In 2019, 11.4 million people selected healthcare plans through the Affordable Care Act exchanges. Though the average deductible was over $5,000—a figure high enough that one would presume the majority to be HSA-eligible, only 7 percent of plans actually were. Even then, not all eligible plans were coupled with an HSA. This signals a huge opportunity for us to alert more Americans to the unique ways an HSA can benefit them at every life stage.
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JS: It’s a combination of two things: First, although the plans themselves may have a high deductible, there’s often some element of the plan that disqualifies it from being HSA eligible, so careful attention has to be paid to which accounts can be coupled with an HSA.
Secondly, there aren’t enough people who think of an HSA as a lifetime benefit that can be taken with them from job to job and used to pay for healthcare in retirement. Instead, it’s more often understood as a plan-year decision. But just like you wouldn’t want your 401(k) one year but not the next, we have to get people to start thinking like that about HSAs, too.
JS: It’s very helpful to view healthcare consumers as being in one of several different life stages and/or on different consumer pathways when it comes to their HSA. That way you’re better able to address their individual needs. You have to consider that the behaviors of a 26-year-old who is just getting off their parents’ health insurance plan will be very different from someone over the age of 65 who is staring down retirement.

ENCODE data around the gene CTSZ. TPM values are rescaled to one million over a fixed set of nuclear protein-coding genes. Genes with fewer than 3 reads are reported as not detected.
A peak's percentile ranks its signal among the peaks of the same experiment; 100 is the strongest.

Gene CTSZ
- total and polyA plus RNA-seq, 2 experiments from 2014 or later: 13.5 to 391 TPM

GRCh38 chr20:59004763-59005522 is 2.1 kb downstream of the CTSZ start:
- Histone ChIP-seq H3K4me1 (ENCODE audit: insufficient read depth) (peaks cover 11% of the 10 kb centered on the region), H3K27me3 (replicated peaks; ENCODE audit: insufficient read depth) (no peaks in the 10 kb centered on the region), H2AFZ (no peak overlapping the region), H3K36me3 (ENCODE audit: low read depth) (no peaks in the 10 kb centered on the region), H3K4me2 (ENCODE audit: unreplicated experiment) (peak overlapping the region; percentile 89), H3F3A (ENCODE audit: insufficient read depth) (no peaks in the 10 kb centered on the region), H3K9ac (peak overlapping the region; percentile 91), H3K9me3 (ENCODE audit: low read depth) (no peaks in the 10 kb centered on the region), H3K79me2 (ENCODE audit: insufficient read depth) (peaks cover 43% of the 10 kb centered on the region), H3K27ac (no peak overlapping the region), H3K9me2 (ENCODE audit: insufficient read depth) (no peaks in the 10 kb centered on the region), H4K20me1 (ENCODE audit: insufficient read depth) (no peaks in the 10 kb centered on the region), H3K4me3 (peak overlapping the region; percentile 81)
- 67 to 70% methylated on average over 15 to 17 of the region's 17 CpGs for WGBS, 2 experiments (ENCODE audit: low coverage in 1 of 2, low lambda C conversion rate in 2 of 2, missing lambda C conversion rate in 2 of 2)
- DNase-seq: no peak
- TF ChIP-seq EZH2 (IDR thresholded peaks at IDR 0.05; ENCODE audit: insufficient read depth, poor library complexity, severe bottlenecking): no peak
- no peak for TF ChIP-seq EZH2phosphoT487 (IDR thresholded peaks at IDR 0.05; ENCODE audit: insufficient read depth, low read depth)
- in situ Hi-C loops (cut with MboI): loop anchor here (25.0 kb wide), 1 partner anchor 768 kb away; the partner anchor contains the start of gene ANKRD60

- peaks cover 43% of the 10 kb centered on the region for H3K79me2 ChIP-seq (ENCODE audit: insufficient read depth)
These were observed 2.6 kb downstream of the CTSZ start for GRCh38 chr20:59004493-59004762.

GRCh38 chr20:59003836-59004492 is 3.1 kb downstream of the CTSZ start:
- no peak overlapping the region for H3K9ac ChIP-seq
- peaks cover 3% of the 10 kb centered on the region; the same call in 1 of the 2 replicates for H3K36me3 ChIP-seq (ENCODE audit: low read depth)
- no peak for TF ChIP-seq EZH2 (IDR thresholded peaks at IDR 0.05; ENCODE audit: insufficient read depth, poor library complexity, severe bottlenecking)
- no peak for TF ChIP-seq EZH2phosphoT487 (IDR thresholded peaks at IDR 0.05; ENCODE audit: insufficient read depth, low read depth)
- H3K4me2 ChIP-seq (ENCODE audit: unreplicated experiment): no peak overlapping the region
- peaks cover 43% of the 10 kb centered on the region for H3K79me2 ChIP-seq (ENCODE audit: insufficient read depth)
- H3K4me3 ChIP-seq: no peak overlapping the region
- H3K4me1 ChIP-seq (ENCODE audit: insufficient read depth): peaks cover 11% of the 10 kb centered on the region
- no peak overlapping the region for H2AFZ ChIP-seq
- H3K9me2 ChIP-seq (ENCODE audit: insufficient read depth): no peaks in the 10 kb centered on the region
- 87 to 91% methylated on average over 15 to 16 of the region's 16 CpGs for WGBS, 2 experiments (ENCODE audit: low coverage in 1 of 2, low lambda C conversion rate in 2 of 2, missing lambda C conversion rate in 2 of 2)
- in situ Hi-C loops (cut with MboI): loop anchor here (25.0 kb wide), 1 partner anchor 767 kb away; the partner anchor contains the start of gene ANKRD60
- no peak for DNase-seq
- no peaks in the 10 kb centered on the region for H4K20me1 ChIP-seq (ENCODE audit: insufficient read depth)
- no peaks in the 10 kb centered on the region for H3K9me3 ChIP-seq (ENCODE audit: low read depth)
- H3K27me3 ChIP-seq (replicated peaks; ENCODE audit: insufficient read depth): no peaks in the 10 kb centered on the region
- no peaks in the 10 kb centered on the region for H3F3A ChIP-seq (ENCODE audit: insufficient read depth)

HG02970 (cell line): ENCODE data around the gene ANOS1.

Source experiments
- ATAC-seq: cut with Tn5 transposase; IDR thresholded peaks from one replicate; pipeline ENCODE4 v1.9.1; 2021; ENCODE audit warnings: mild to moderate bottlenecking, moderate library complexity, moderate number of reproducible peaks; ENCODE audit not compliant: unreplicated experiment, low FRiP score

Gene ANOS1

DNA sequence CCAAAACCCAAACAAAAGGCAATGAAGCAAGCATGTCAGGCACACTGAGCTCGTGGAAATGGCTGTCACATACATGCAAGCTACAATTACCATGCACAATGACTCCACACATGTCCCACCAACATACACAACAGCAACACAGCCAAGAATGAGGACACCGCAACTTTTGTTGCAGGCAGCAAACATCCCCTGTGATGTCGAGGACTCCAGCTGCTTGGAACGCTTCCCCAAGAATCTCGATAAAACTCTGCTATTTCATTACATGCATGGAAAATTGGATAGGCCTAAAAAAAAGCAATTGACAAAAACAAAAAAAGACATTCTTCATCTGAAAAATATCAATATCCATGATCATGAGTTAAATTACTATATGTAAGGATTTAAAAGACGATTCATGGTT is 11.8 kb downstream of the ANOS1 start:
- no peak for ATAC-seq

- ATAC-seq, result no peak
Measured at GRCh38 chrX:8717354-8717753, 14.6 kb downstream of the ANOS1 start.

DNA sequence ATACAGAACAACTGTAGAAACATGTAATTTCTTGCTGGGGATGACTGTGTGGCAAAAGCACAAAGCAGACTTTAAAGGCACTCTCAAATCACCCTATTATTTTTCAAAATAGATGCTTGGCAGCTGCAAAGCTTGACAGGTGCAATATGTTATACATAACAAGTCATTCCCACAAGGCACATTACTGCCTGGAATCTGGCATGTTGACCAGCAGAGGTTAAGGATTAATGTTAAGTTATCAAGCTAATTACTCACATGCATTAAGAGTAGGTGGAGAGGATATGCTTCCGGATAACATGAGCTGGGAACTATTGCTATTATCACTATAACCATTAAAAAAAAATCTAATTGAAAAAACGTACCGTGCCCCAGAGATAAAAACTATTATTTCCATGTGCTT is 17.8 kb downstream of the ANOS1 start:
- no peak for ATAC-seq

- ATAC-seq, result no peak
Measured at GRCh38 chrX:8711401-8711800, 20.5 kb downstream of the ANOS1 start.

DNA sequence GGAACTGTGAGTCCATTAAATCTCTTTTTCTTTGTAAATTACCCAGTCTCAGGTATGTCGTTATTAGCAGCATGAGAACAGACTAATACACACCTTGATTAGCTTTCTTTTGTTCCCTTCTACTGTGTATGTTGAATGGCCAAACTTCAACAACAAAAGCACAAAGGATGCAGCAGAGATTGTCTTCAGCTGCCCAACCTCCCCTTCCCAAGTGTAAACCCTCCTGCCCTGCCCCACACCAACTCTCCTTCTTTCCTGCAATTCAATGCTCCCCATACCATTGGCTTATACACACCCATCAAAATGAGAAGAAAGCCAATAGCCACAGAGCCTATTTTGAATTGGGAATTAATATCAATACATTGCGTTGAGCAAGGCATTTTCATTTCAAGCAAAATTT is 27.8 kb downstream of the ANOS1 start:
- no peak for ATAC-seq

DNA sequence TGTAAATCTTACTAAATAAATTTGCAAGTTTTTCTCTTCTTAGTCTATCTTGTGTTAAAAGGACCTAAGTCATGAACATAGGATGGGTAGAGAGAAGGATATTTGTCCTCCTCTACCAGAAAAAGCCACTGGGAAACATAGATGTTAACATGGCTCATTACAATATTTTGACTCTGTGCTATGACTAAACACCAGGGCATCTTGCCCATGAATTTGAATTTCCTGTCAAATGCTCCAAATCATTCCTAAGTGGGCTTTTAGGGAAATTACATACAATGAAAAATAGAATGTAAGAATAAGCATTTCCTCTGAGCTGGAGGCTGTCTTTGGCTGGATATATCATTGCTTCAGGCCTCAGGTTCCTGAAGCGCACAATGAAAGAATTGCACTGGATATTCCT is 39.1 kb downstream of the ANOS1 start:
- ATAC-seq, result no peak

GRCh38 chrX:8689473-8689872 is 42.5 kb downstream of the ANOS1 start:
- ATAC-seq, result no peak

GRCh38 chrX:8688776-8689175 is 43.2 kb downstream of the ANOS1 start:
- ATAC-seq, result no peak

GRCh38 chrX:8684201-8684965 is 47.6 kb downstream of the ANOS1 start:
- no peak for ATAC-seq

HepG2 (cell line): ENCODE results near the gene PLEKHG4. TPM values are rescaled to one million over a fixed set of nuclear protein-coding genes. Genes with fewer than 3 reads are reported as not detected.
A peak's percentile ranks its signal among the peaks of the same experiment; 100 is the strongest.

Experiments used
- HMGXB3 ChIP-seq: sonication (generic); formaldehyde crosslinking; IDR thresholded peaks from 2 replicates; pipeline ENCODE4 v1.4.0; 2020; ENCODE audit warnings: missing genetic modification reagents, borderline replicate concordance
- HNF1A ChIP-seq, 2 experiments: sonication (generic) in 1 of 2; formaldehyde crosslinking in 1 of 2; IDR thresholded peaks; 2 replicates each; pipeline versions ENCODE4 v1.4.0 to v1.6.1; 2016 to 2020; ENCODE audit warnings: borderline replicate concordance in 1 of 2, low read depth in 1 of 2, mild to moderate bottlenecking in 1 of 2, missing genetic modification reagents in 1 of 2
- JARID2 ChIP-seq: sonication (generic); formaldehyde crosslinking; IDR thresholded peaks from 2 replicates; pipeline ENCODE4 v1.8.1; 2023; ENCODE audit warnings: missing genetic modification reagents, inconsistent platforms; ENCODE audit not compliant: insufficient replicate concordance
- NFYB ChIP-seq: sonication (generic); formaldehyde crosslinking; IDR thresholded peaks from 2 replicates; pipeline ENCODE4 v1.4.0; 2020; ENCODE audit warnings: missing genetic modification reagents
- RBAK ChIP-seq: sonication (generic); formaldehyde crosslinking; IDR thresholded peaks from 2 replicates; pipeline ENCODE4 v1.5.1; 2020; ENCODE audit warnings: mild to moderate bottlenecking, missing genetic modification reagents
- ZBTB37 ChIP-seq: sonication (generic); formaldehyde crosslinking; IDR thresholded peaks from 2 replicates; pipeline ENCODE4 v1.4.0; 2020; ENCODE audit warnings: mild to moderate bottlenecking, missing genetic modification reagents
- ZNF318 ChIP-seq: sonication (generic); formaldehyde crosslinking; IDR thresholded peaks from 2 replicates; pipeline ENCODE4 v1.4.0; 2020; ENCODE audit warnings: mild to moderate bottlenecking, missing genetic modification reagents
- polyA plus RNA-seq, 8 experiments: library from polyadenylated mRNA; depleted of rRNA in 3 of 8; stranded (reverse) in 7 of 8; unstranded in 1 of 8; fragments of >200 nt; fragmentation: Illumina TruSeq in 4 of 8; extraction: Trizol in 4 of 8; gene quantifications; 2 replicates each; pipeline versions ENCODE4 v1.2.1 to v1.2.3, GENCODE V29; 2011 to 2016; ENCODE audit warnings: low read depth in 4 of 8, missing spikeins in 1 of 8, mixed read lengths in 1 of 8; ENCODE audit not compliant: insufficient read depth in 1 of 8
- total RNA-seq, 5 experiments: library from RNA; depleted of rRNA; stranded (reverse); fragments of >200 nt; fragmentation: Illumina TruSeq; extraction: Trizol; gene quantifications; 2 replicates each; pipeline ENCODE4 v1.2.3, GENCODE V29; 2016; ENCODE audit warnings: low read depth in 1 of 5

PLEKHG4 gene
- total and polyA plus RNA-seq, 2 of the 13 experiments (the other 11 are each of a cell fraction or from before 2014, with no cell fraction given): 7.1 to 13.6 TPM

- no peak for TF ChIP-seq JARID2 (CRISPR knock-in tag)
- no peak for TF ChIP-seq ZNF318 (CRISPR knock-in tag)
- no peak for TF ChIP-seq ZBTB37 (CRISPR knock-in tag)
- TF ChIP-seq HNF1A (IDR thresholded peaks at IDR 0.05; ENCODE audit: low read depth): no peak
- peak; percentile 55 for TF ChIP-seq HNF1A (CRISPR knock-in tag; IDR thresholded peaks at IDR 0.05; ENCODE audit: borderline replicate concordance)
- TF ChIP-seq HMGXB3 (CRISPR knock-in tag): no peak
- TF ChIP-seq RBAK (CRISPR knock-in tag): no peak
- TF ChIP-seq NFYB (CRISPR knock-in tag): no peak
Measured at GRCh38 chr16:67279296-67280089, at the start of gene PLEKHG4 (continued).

At WEX, we’ve also identified several consumer pathways. First, you have your Investors, that 5-14 percent of HSA holders who have a lot of money in their account and are actively investing it. Then, there are your Cash Savers, who are saving plenty into their HSA, but not investing those funds for various reasons—the most likely being that they don’t know it’s possible to do so. Planners make up the third consumer category. They proactively save into their HSA in anticipation of upcoming medical expenses, but may sometimes spend their balance down to zero. Each of these consumers needs different things; Investors may benefit from tools that help them with planning and that make it easier for them to invest, whereas Cash Savers could use education that helps move them into the Investor category, for example.
JS: We have to make coupling HDHPs and HSAs more intuitive. When you compare plans on HealthCare.gov, HSA-eligible HDHPs are identified on plan cards by an “HSA-eligible” flag in the upper left-hand corner, but the exchanges do not generally make it easy for somebody to just open an HSA. At the time that benefits are chosen, whether a consumer is on the exchange or selecting their employer-sponsored coverage, ideally a suggestion would appear that says something like, “You’ve selected a high deductible health plan. Would you now like to enroll in an HSA?”
JS: Yes, it’s critical that they understand that an HSA is the best tax-advantaged account that you can have—even more so than a 401(k)—because the dollars go in tax free, investments grow tax free, and when you use it for qualified medical expenses, they, too, are tax free.
I also like to show people the ways that an HSA can empower them to make better health decisions for themselves and their family. As an example, I’m a Type 1 diabetic, and in the early days of continuous glucose monitors, my health plan wouldn’t pay for the actual device. One of the first things I did with my HSA was to save up money so I could buy it for myself. So instead of allowing the health plan to make the choice for me, I made the choice. That can apply to all sorts of different health conditions, which makes communication and education of utmost importance.
To learn more about HSAs, read this blog post.